Krystian Sokolowski Fashion Design Uniformity
Photo courtesy of Vincent Ludwig
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One of the images that always impressed me was the photograph of soldiers during parade. I think they truly represent the concept of uniformity with their aligned silhouettes merging into almost one body. To me they are the synonym of unity. And the aura that they project is almost supernatural; the perfect rhythm within this kind of formation hardly resembles the organic nature and spontaneity of the human movement. Such pictures represent the power of the group in which, paradoxically, the importance of an individual is just as essential and irrelevant in the scale of the whole group dynamic. I always wanted to make a collection inspired by the military, since this is such a classic topic in fashion. However I didn’t feel that using patterns of the army garments was the right approach, they are a done form and I haven’t experienced the need to add anything to that. At least not until I have found a legitimate purpose. Instead I have aimed to translate my observation of the absolute uniformity of the soldiers during parade and see if this can be introduced in a more abstract way. Without holding back I tried to discover a visual language that could manifest the concept of such a system, reloaded in the form of a garment. My first thought was to pleat the textiles, I used this classic method because it is based on consistency, the very specificity of the uniformity I observed in soldiers on parade, in that every single individual knows the role he has to play and by that the place he must be in order to fulfil his part of the job. So it only seemed logical to use this technique. In the military there is no wiggle room, the pleats had to be fixed with a seam, only then the image can be clear. What I discovered was the graphic the pleated textile creates after it has been sown over in different directions. Once I had the textile the true journey began. The aim was to observe, how such structures behave on the human body? I created abstract formations from the pleats, applied them on the human silhouette, and observed what forms it suggested. At this point the process turned into a search of the perfect composition between an exciting shape and the rhythmic representation of the pleated formation.
Outfits
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UNIFORMITY
One of the images that always impressed me was the photograph of soldiers during parade. I think they truly represent the concept of uniformity with their aligned silhouettes merging into almost one body. To me they are the synonym of unity. And the aura that they project is almost supernatural; the perfect rhythm within this kind of formation hardly resembles the organic nature and spontaneity of the human movement. Such pictures represent the power of the group in which, paradoxically, the importance of an individual is just as essential and irrelevant in the scale of the whole group dynamic. I always wanted to make a collection inspired by the military, since this is such a classic topic in fashion. However I didn’t feel that using patterns of the army garments was the right approach, they are a done form and I haven’t experienced the need to add anything to that. At least not until I have found a legitimate purpose. Instead I have aimed to translate my observation of the absolute uniformity of the soldiers during parade and see if this can be introduced in a more abstract way. Without holding back I tried to discover a visual language that could manifest the concept of such a system, reloaded in the form of a garment. My first thought was to pleat the textiles, I used this classic method because it is based on consistency, the very specificity of the uniformity I observed in soldiers on parade, in that every single individual knows the role he has to play and by that the place he must be in order to fulfil his part of the job. So it only seemed logical to use this technique. In the military there is no wiggle room, the pleats had to be fixed with a seam, only then the image can be clear. What I discovered was the graphic the pleated textile creates after it has been sown over in different directions. Once I had the textile the true journey began. The aim was to observe, how such structures behave on the human body? I created abstract formations from the pleats, applied them on the human silhouette, and observed what forms it suggested. At this point the process turned into a search of the perfect composition between an exciting shape and the rhythmic representation of the pleated formation.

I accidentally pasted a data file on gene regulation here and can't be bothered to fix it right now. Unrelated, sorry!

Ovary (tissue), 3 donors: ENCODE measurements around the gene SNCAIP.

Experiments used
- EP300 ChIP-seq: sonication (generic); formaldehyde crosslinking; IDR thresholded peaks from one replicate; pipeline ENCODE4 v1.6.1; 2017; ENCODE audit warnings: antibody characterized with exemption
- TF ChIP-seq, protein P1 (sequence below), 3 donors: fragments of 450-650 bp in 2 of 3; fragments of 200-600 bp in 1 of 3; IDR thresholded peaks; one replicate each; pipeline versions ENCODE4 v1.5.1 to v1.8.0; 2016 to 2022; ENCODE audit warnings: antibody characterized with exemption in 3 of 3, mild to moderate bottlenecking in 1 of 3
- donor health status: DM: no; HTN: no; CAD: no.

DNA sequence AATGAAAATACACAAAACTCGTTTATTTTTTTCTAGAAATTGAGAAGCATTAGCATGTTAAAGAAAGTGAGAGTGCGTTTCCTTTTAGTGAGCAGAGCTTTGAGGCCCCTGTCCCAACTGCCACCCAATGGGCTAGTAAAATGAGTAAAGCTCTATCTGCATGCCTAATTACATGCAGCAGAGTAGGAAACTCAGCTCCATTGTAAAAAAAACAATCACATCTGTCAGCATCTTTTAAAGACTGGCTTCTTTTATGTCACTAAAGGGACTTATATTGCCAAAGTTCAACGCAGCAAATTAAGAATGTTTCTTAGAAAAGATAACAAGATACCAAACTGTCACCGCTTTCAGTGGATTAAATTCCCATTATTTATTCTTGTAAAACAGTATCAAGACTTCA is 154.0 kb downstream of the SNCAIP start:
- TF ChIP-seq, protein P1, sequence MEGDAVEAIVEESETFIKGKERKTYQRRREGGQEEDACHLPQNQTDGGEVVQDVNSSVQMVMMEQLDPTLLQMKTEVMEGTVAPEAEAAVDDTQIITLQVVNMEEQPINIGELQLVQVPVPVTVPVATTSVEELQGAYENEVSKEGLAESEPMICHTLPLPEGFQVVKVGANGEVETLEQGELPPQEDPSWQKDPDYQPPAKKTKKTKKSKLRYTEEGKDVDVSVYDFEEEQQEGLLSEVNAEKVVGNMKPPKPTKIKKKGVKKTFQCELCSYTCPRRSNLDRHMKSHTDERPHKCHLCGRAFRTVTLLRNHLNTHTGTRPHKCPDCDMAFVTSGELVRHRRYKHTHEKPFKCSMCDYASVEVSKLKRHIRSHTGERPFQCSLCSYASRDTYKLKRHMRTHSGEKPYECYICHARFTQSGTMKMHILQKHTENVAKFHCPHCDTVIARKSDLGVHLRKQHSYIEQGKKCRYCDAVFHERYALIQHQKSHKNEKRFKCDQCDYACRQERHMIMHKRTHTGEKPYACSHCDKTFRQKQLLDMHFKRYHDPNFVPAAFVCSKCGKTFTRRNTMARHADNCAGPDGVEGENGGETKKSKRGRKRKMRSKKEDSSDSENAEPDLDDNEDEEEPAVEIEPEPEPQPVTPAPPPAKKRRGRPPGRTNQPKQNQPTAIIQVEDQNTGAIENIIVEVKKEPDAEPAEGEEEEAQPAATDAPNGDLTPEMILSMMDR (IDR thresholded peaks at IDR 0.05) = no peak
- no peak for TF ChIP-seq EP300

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Photo courtesy of Vincent Ludwig. Programmed by Vincent Ludwig.